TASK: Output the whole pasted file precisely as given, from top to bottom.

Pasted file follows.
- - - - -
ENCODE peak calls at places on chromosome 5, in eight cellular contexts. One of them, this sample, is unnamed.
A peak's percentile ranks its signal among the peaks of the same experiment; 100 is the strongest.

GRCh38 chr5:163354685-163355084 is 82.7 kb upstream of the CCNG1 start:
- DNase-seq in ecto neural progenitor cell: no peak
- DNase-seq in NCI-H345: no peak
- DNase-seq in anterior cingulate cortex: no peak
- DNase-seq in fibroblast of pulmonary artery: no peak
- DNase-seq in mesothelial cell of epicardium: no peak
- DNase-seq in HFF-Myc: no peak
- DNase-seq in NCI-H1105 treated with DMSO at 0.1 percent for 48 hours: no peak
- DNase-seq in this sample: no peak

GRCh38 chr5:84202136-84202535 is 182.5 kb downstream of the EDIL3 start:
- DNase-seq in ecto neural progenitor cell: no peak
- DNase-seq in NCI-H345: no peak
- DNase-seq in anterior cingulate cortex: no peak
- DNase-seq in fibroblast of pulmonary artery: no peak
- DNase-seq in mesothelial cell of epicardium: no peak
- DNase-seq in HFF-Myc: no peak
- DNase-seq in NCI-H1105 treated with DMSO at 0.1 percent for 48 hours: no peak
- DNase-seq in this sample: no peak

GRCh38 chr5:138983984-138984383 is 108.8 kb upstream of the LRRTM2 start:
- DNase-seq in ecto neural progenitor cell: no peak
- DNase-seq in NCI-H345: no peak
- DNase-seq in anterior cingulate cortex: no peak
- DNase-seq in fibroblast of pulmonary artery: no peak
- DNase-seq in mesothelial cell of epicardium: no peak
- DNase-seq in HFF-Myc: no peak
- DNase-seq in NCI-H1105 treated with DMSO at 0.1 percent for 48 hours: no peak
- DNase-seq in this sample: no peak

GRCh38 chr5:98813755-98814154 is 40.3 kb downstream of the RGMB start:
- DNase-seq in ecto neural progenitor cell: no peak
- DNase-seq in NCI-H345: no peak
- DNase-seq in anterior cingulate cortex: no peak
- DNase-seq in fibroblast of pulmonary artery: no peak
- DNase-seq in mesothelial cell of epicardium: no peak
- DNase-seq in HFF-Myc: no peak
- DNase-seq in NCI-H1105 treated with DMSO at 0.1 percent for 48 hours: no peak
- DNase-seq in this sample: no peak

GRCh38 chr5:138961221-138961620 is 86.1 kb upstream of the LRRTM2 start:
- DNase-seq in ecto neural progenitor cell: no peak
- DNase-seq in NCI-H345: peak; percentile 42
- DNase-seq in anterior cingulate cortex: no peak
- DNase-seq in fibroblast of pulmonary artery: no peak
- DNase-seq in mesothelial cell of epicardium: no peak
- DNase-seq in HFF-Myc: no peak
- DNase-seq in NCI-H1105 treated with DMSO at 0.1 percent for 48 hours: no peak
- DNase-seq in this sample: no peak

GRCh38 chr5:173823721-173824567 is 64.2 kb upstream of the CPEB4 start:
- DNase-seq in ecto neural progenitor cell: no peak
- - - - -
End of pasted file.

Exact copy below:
ENCODE peak calls at places on chromosome 5, in eight cellular contexts. One of them, this sample, is unnamed.
A peak's percentile ranks its signal among the peaks of the same experiment; 100 is the strongest.

GRCh38 chr5:163354685-163355084 is 82.7 kb upstream of the CCNG1 start:
- DNase-seq in ecto neural progenitor cell: no peak
- DNase-seq in NCI-H345: no peak
- DNase-seq in anterior cingulate cortex: no peak
- DNase-seq in fibroblast of pulmonary artery: no peak
- DNase-seq in mesothelial cell of epicardium: no peak
- DNase-seq in HFF-Myc: no peak
- DNase-seq in NCI-H1105 treated with DMSO at 0.1 percent for 48 hours: no peak
- DNase-seq in this sample: no peak

GRCh38 chr5:84202136-84202535 is 182.5 kb downstream of the EDIL3 start:
- DNase-seq in ecto neural progenitor cell: no peak
- DNase-seq in NCI-H345: no peak
- DNase-seq in anterior cingulate cortex: no peak
- DNase-seq in fibroblast of pulmonary artery: no peak
- DNase-seq in mesothelial cell of epicardium: no peak
- DNase-seq in HFF-Myc: no peak
- DNase-seq in NCI-H1105 treated with DMSO at 0.1 percent for 48 hours: no peak
- DNase-seq in this sample: no peak

GRCh38 chr5:138983984-138984383 is 108.8 kb upstream of the LRRTM2 start:
- DNase-seq in ecto neural progenitor cell: no peak
- DNase-seq in NCI-H345: no peak
- DNase-seq in anterior cingulate cortex: no peak
- DNase-seq in fibroblast of pulmonary artery: no peak
- DNase-seq in mesothelial cell of epicardium: no peak
- DNase-seq in HFF-Myc: no peak
- DNase-seq in NCI-H1105 treated with DMSO at 0.1 percent for 48 hours: no peak
- DNase-seq in this sample: no peak

GRCh38 chr5:98813755-98814154 is 40.3 kb downstream of the RGMB start:
- DNase-seq in ecto neural progenitor cell: no peak
- DNase-seq in NCI-H345: no peak
- DNase-seq in anterior cingulate cortex: no peak
- DNase-seq in fibroblast of pulmonary artery: no peak
- DNase-seq in mesothelial cell of epicardium: no peak
- DNase-seq in HFF-Myc: no peak
- DNase-seq in NCI-H1105 treated with DMSO at 0.1 percent for 48 hours: no peak
- DNase-seq in this sample: no peak

GRCh38 chr5:138961221-138961620 is 86.1 kb upstream of the LRRTM2 start:
- DNase-seq in ecto neural progenitor cell: no peak
- DNase-seq in NCI-H345: peak; percentile 42
- DNase-seq in anterior cingulate cortex: no peak
- DNase-seq in fibroblast of pulmonary artery: no peak
- DNase-seq in mesothelial cell of epicardium: no peak
- DNase-seq in HFF-Myc: no peak
- DNase-seq in NCI-H1105 treated with DMSO at 0.1 percent for 48 hours: no peak
- DNase-seq in this sample: no peak

GRCh38 chr5:173823721-173824567 is 64.2 kb upstream of the CPEB4 start:
- DNase-seq in ecto neural progenitor cell: no peak